Over lunch on the stone terrace at Château Fonplégade in St. Emilion, France, owners Stephen and Denise Adams took in the sweeping views of their neat rows of organic vines.
The American couple bought the estate in 2004 and spent millions to restore it, including $1 million just to rebuild a critical vineyard retaining wall.
Maybe you’re one of those wine lovers who think people like the Adamses are living the ultimate wine fantasy. You’re not alone.
Two packed seminars on how to buy a Bordeaux château, held at wine trade fair VinExpo three weeks ago, show just how widespread the fantasy is.
Dreamers from all over the world were scribbling notes and listening intently to a panel of experts, via headphone translations in English and Chinese. One by one, real estate brokers, architects, bankers, lawyers, and surveyors, part of a network called WI & NE (www.wi-ne.fr), outlined what to know before taking the heady plunge.
It Takes Time
First, in case you’re thinking of flying to Bordeaux during your summer vacation to snap up a chateau, forget it.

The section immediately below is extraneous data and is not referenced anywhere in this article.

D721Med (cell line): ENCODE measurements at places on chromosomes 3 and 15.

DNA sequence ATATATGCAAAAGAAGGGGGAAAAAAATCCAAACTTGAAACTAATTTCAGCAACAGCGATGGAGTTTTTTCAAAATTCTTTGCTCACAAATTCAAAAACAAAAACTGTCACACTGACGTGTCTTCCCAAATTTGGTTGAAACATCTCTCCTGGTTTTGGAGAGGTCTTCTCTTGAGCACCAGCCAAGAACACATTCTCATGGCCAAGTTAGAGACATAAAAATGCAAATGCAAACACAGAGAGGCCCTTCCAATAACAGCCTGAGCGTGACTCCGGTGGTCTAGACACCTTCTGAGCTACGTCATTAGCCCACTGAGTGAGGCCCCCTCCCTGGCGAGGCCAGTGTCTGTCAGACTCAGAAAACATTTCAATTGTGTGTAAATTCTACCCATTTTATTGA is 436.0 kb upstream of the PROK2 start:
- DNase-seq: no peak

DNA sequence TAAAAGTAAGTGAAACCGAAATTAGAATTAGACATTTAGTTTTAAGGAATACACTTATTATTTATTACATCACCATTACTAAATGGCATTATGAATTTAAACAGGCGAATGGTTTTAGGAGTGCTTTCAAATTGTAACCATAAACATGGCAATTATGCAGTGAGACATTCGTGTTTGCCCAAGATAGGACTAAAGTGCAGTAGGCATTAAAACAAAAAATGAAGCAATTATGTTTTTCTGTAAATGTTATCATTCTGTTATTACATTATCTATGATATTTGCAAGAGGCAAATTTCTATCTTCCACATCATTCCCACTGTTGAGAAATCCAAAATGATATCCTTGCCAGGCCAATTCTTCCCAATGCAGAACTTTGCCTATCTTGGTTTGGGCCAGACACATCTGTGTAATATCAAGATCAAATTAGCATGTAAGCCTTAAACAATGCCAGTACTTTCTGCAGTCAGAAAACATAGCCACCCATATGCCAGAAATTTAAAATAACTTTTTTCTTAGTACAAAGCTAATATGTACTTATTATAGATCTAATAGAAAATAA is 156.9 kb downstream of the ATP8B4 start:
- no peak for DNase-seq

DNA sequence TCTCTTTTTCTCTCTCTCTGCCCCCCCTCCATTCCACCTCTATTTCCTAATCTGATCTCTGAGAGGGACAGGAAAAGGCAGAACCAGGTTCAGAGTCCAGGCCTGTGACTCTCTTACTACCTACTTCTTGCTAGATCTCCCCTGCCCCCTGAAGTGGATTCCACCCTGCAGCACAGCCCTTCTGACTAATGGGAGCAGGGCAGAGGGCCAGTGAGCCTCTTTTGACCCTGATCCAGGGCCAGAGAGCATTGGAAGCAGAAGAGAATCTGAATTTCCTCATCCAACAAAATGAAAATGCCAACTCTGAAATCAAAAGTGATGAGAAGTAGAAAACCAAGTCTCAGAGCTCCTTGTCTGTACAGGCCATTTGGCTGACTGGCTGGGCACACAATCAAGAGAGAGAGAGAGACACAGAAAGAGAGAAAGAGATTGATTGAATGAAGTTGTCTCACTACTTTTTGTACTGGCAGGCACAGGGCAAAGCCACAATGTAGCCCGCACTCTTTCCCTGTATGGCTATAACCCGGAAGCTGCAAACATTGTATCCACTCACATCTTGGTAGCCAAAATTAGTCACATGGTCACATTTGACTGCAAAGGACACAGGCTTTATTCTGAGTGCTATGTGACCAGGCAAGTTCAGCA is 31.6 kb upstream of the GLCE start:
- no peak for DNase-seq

“You don’t buy a wine estate just like that,” real estate broker David Lawton, the president of the network group, told the audience. “The process takes about six months to a year. It’s important to see a variety of properties. And you need a team of specialists to help you assess the risks.”
Don’t let that discourage you. The owning-a-chateau fantasy costs less than you might imagine. Yes, in prestigious appellations such as Pauillac (home to Château Lafite-Rothschild) vineyards cost up to €3 million ($3.3 million) a hectare. (The Adamses paid $37 million, but Fonplégade is a Grand Cru Classé whose neighbors include Château Quintus, owned by first-growth estate Château Haut-Brion.)
According to several real estate brokers, about 80 percent of the Bordeaux châteaux typically on the market are priced at less than €5 million, with many in the €2 million to €3 million category. If you’re American, today’s weak euro will boost your purchasing power. But don’t expect properties at this price point to produce the kind of stellar wines you find at top châteaux. Most of them are in pretty, lesser-known appellations whose wines are labeled basic Bordeaux or Bordeaux Superieur.
Later, I stopped by the booth of Maxwell-Storrie-Baynes, the Bordeaux real estate affiliate of Christie’s international vineyard program, which was displaying seductive photos of chateaux for sale. One of the firm’s executive partners, Michael Baynes, told me that a recent client, a former New York investment banker, had looked first in the Napa Valley and then found an estate in Bordeaux for half Napa’s going price.